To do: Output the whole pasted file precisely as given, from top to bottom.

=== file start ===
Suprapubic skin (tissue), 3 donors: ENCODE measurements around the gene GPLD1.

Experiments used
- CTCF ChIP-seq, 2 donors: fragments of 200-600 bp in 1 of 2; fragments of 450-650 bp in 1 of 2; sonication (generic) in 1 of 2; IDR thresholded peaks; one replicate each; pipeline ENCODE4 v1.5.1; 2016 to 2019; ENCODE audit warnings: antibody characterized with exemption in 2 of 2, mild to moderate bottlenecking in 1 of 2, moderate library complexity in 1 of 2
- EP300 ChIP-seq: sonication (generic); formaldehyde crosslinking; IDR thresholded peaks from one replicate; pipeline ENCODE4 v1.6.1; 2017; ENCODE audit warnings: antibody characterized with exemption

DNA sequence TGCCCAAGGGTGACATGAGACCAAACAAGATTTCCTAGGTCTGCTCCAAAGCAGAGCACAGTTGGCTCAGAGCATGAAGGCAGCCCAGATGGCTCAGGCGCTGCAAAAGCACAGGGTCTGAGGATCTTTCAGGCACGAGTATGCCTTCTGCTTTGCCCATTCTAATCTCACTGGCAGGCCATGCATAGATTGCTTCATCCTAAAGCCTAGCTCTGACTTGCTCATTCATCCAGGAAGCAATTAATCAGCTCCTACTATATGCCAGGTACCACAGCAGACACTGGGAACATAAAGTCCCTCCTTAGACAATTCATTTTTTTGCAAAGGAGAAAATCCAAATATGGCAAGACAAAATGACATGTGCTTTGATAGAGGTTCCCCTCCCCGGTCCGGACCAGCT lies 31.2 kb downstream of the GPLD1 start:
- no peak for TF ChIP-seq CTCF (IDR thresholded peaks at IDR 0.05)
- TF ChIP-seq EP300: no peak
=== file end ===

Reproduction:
Suprapubic skin (tissue), 3 donors: ENCODE measurements around the gene GPLD1.

Experiments used
- CTCF ChIP-seq, 2 donors: fragments of 200-600 bp in 1 of 2; fragments of 450-650 bp in 1 of 2; sonication (generic) in 1 of 2; IDR thresholded peaks; one replicate each; pipeline ENCODE4 v1.5.1; 2016 to 2019; ENCODE audit warnings: antibody characterized with exemption in 2 of 2, mild to moderate bottlenecking in 1 of 2, moderate library complexity in 1 of 2
- EP300 ChIP-seq: sonication (generic); formaldehyde crosslinking; IDR thresholded peaks from one replicate; pipeline ENCODE4 v1.6.1; 2017; ENCODE audit warnings: antibody characterized with exemption

DNA sequence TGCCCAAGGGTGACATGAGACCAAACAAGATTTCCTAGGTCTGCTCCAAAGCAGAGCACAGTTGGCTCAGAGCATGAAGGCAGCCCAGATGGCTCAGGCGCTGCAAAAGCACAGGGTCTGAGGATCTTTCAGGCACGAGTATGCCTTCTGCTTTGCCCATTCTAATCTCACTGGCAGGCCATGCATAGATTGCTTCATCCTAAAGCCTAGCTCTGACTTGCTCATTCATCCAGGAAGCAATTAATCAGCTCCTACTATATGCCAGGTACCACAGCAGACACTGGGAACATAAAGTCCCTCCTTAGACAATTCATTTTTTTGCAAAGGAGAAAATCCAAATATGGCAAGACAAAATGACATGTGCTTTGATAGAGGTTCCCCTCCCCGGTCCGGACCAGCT lies 31.2 kb downstream of the GPLD1 start:
- no peak for TF ChIP-seq CTCF (IDR thresholded peaks at IDR 0.05)
- TF ChIP-seq EP300: no peak